© Steven James and Rum Diaries Blog 2018. Unauthorized use and/or duplication of this material, both written and photographic without the express and written permission from this blog/sites author and owner is strictly prohibited. Excerpts and links may be used, provided that full and clear credit is given to Steven James and Rum Diaries Blog with appropriate and specific direction to the original content.

Excellence Rhum Collection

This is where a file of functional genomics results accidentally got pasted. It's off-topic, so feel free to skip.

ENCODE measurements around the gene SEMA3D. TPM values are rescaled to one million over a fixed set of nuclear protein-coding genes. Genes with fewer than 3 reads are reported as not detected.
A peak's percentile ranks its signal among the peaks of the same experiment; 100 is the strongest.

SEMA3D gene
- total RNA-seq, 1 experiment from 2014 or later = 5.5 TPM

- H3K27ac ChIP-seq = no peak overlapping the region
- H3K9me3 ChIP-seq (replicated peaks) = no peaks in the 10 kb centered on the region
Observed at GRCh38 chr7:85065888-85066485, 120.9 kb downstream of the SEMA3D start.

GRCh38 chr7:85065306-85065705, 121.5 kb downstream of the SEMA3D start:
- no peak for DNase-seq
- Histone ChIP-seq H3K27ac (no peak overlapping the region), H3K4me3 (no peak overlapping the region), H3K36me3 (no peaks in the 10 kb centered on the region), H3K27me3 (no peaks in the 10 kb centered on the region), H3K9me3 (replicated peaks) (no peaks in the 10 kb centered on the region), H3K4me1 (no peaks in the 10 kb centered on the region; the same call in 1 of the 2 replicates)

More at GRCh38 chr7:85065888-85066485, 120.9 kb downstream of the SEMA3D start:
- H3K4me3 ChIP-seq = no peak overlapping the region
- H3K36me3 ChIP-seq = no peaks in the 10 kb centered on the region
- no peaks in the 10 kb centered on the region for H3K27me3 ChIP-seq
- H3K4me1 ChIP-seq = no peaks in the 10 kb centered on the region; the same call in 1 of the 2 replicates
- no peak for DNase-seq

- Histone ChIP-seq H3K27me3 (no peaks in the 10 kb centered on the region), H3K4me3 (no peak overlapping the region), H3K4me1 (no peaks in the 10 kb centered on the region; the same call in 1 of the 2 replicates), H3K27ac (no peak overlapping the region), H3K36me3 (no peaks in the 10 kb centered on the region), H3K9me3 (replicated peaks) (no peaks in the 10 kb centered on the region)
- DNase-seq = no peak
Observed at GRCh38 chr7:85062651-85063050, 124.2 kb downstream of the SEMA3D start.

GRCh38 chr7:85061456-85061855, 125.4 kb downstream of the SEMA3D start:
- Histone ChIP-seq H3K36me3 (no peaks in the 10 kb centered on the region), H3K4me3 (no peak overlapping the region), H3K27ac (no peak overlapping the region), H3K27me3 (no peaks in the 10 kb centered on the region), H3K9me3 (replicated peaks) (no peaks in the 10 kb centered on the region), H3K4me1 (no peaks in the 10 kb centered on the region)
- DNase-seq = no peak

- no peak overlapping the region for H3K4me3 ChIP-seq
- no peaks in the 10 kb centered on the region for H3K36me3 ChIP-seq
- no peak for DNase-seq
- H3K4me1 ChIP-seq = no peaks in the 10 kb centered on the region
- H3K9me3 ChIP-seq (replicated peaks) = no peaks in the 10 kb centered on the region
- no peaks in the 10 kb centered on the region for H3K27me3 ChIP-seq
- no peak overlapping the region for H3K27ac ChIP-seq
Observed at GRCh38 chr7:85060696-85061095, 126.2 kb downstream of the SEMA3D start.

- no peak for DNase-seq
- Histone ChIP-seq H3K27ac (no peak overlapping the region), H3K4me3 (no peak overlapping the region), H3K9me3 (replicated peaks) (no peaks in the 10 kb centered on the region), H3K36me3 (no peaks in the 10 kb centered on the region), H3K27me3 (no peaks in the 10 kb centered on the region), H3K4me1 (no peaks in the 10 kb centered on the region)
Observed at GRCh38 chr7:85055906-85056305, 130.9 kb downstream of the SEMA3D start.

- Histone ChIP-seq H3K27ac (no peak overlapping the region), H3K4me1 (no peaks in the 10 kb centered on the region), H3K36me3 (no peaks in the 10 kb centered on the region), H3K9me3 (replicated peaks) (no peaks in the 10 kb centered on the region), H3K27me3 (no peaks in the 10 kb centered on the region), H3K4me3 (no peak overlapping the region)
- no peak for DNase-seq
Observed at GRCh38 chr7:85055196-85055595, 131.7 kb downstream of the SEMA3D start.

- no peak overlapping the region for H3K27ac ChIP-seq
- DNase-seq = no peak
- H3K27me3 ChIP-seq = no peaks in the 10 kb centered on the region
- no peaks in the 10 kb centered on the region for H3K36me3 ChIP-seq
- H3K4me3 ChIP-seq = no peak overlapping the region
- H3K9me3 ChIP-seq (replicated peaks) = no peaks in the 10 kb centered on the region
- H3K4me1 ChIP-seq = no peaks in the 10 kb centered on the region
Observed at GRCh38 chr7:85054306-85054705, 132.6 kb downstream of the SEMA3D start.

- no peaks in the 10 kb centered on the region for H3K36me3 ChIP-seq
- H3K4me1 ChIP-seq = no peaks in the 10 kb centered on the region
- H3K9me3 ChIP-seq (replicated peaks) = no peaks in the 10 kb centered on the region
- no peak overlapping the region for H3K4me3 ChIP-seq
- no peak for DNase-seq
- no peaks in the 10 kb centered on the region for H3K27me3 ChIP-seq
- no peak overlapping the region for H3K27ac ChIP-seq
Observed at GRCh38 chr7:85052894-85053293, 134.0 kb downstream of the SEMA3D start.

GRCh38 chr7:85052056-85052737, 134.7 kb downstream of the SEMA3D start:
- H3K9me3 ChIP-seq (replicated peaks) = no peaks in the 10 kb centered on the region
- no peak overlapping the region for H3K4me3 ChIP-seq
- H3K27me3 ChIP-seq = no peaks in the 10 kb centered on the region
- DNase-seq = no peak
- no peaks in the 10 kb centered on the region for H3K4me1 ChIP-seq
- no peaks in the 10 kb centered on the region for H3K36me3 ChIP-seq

I’m a regular purchaser from Alexandre Beudet and his Excellence Rhum website in France and it was interesting to see four new bottlings listed on the website tagged as Excellence Rhum Collection….especially as one was a Foursquare and the other was a Hampden. Anyway, a little background. Alexandre created his Excellence Rhum website in 2013 and it has grown in strength, now listing over 1800 different bottlings. It has been my go to mail order for Agricole and they deliver to the UK…Hurrah! For its ‘Collection’ releases, Alexandre has taken the sensible step of releasing the Rums without the addition of sugar or caramel colour. The Rums will also not undergo chill filtration. So for all intents and purposes, presented as the distilleries would want them to be and labelled and bottled in Paris. The plan is to release four new Collection bottlings per yer….good news for us! Anyhow, below is a brief list of the bottlings that will be available as part of the 2017 Collection. In a nod to the excellent, clear and informative labels of the Habitation Velier Collection the labels will also amongst other things have information indicating the distillation and bottling dates, type of still, barrel marks, percentage of Tropical vs Continental age and the Angels Share percentage….For instance, the Guadeloupe has 10% Tropical Age and 90% Continental Age and lost 30% of the barrel contents to evaporation…it was distilled in a Column Still and the barrel marks were SFGB (not a clue).